Internal strife has afflicted the country for years, and a strong military has grown critical in light of the terrorist group al-threat. Shabaab's With roughly 2 million people attaining military age each year, Ethiopia now has a 140,000-strong active force.
The Angola Armed Forces are divided into three parts: army, navy, and air force (FFA). Earlier this year, President Lourenco's modernization drive surged across the armed forces, with 88 generals being removed of their responsibilities.
The "Golden Goose" (oil reserves), as the President refers to them, has allowed the country in Southern Africa to fund a significant military budget. It presently boasts a 100,000-strong standing army, as well as 585 armored battle vehicles, 300 tanks, 285 aircraft, and a 57-ship navy.
The government plans to recruit 10,000 Moroccans for compulsory military service this year, with a goal of 15,000 by 2020, according to King Mohammed VI. There are 196,000 active members of the Royal Army.
Its arsenal includes 291 aircraft, 2,720 armored vehicles, 1,109 tanks, and a fleet with 121 assets.
In March, the army and the US launched "African Lion 2019," a joint military exercise aimed at equipping the army for the fight against violent extremism and terrorism.
Despite its large budget, funding partners such as the United States have claimed that corruption, inept administration, and low levels of education among its members hamper the organization. Western Sahara, where the majority of its military is stationed, is the country's biggest weakness.
After months of protests and a sit-in at the military's headquarters, the military toppled long-serving tyrant Omar al-Bashir. However, as talks between civilians and the military have come to a halt, stories of military violence have emerged from Sudan in recent weeks.
Al-regime Bashir's military prowess evolved over decades, and it received funds from Saudi Arabia in the months after he gained power.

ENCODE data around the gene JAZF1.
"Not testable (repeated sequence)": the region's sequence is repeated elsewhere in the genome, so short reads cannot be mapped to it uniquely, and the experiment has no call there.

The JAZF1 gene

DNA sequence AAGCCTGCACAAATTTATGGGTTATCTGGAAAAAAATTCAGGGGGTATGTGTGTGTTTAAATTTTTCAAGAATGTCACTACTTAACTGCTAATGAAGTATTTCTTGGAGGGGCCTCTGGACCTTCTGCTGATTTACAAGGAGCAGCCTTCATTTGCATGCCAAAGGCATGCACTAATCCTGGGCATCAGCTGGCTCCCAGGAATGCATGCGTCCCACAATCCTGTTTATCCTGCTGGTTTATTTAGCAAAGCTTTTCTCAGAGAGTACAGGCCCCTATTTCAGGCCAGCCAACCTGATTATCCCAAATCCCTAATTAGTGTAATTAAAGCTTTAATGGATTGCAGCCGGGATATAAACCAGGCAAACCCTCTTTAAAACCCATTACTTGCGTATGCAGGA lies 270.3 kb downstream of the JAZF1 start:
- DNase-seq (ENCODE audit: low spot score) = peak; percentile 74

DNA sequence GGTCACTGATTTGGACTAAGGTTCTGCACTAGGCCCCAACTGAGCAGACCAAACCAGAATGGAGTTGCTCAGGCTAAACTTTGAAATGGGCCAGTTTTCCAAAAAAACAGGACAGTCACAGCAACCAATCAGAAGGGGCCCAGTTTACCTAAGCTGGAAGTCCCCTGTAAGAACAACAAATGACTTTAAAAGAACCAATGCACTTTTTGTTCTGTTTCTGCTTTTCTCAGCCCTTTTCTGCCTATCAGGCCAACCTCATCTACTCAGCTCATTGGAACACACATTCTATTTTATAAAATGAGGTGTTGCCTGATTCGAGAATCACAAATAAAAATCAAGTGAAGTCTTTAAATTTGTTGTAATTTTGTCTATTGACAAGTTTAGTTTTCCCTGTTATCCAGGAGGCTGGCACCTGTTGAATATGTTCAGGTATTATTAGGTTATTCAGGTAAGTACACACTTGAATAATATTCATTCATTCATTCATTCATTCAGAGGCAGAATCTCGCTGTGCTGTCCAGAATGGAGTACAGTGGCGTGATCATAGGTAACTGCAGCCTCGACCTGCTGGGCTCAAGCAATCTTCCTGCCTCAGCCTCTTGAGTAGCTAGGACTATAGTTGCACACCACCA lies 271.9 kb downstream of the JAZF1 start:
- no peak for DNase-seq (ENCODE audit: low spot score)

There are 104,000 active military personnel, 191 aircraft, 410 battle tanks, 403 armored fighting vehicles, and 18 naval assets in the military. The majority of this equipment originates from Russia and China because the regime is under Western sanctions.
The DRC is Africa's second-largest country, with 86 million people. Because the country's own troops are not fully prepared to execute peacekeeping tasks, the UN Stabilization Mission, often known as Blue Helmets, is still deployed in the country.
The country's security reform began in 2003, following a period of civil war, and the effort to integrate armed non-state actors into national security institutions is still ongoing. Despite having a strong active force of 134,000 men, it nevertheless trails behind other forces in terms of training.
The North African country has been devoid of peace and stability since Muammar Gaddafi's overthrow. The military has a sizable equipment stockpile, which you assumed would come from oil funds.
The country is currently divided between a Tripoli-based administration and a rogue commander, General Haftar, who is backed by Western countries, particularly the United States.
The Tripoli administration is battling to keep the forces out of the capital because it lacks a properly united army. Despite this, the country still has access to 2,500 armored fighting vehicles, 500 tanks, 600 towed artillery pieces, and 6,500 logistics vehicles.